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Households urged to submit energy meter readings ahead of price drop

29 Jun 2024 4 minute read
Electricity meter.

Some 10 million households are being urged to send energy meter readings to their supplier this weekend to ensure they do not overpay when cheaper prices come into effect on July 1.

The average household energy bill will fall by 7% from next month after Ofgem lowered its price cap in response to wholesale prices.

The regulator is dropping the cap from the current £1,690 for a typical dual-fuel household in England, Scotland and Wales to £1,568, a drop of £122 over the course of a year.

This is around £500 less than the cap in July last year, when it was £2,074.

Standard variable tariff

But those households on a standard variable tariff – as opposed to a fixed deal – and who do not have a smart meter should submit their electricity and gas readings to their supplier as close as possible to July 1 to ensure they are billed accurately at the lower prices.

Those who do not submit readings risk having some of their usage after that date charged at the previous, more expensive rates.

Suppliers who have not received meter readings base their bills on estimated usage, meaning households could be overpaying, while others may not be paying enough.

The average household is expected to spend £83 on energy in July, compared with £127 in June, due to the lower cap and lower usage due to warmer weather, comparison site Uswitch calculated.

The latest fall offers further relief to households given the previous quarter-on-quarter drop seen in April, but analysts have said they expect Ofgem to increase the price cap in October, before dropping it again in January 2025.

Ben Gallizzi, energy spokesman at Uswitch, said: “Households should be adding ‘read my energy meter’ to their to-do list this weekend if they want to take full advantage of lower energy prices from July.

“Customers who don’t have a smart meter should aim to submit their readings before or on Monday July 1, so their supplier has an updated – and accurate – view of their account.”

Uswitch also urged households to investigate other tariffs, including fixed deals, to beat the predicted October price hikes.

Mr Gallizzi said: “There are a number of fixed tariffs worth considering right now. By opting for a fixed deal, you’re locking in those rates for the duration – usually 12 months – which means households could have price certainty and avoid the ups and downs of the price cap.”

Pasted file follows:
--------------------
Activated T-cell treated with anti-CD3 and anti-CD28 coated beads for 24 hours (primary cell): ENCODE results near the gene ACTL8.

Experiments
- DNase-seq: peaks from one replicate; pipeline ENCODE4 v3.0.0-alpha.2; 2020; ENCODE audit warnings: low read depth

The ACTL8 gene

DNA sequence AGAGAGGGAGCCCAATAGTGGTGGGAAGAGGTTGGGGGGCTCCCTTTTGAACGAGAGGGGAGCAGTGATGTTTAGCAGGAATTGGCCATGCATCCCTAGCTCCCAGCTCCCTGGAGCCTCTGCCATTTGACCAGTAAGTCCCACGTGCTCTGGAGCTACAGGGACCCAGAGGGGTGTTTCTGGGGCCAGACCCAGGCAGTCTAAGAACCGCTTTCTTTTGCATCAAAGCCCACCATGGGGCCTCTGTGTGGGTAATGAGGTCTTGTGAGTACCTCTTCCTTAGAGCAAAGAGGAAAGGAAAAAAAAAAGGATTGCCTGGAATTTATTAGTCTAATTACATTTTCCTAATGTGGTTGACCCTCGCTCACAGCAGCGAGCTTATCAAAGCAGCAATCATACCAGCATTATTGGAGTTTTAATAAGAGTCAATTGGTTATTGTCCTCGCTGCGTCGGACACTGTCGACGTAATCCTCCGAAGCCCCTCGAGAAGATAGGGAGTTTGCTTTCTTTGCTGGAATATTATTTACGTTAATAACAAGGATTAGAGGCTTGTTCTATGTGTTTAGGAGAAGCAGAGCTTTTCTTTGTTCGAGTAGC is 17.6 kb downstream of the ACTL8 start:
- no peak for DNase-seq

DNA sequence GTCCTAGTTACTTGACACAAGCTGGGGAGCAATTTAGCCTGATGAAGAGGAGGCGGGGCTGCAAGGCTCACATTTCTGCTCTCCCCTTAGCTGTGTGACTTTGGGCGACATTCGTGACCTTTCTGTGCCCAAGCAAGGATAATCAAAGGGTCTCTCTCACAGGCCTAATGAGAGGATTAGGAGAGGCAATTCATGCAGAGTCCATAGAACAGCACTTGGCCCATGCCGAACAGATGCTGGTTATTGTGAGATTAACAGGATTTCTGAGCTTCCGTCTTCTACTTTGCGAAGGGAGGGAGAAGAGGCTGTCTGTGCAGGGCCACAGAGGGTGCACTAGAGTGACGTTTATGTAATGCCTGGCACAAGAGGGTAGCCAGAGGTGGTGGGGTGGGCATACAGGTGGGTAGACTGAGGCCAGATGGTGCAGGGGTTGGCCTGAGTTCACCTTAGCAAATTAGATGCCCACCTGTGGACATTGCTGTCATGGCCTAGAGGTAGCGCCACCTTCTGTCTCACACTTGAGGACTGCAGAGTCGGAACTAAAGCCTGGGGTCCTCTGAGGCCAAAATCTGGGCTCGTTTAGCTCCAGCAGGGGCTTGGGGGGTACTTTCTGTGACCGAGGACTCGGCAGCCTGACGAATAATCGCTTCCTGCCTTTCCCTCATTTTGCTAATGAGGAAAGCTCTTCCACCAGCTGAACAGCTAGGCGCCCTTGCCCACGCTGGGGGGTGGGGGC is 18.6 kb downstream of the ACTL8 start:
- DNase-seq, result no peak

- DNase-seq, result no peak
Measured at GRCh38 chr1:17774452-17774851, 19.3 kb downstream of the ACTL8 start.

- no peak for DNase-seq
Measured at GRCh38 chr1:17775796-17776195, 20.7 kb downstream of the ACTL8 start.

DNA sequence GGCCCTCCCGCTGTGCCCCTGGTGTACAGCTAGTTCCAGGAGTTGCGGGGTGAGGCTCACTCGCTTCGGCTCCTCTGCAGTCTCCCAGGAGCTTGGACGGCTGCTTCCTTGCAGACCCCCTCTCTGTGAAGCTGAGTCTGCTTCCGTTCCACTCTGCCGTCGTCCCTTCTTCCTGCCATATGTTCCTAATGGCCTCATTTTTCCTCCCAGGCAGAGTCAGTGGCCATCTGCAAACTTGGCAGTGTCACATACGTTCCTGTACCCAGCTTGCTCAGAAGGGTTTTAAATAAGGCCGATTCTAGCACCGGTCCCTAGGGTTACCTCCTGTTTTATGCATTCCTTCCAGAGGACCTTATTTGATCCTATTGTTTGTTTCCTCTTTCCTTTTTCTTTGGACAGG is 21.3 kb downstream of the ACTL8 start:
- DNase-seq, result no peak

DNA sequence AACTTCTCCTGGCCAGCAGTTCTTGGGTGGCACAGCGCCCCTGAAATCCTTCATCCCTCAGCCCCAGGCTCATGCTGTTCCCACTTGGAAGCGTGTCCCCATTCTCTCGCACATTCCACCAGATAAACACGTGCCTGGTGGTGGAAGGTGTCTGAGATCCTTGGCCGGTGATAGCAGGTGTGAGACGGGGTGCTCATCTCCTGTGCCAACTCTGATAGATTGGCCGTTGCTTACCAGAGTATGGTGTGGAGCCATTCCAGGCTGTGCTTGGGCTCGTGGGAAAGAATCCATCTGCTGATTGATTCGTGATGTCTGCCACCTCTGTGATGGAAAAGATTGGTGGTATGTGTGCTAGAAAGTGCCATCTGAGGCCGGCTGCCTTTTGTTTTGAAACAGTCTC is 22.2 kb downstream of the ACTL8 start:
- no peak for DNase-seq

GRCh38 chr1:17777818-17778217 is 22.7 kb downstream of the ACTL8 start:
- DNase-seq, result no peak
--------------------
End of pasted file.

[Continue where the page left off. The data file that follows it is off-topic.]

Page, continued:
Cheapest deals

Meanwhile, a coalition of consumer groups and energy firms have urged Ofgem not to allow firms to shut out their existing customers from their cheapest deals.

Ofgem has said it is minded to remove the ban on acquisition-only tariffs, which have been used by firms to attract new customers or lure switchers from rival firms, from October 1.

Which? said it was concerned that households who wanted to stay with their current supplier could be left worse off by being hit with so-called “loyalty penalties”.

The watchdog has written to the regulator alongside E.ON, Octopus, So Energy, Rebel Energy, End Fuel Poverty Coalition, Citizens Advice and Fair By Design, calling for it to reconsider its proposals to lift the ban.

Rocio Concha, Which? director of policy and advocacy, said: “Our research has shown that consumers overwhelmingly believe cheaper energy deals only available to new customers are unfair – even when they might stand to benefit.

“That’s why Which? and a coalition of energy firms and consumer organisations have written to Ofgem warning them not to lift the ban on acquisition-only pricing.

“Allowing deals exclusively for new energy customers could open the door to loyalty penalties and would come at the expense of those who wish to stick with their current supplier on their best deal.”

An Ofgem spokesman said: “We are grateful to the consumer groups and stakeholders for their response to our statutory consultation.

“We appreciate the strength of feeling on this issue and will carefully consider all perspectives in the coming weeks to inform our final decision.”

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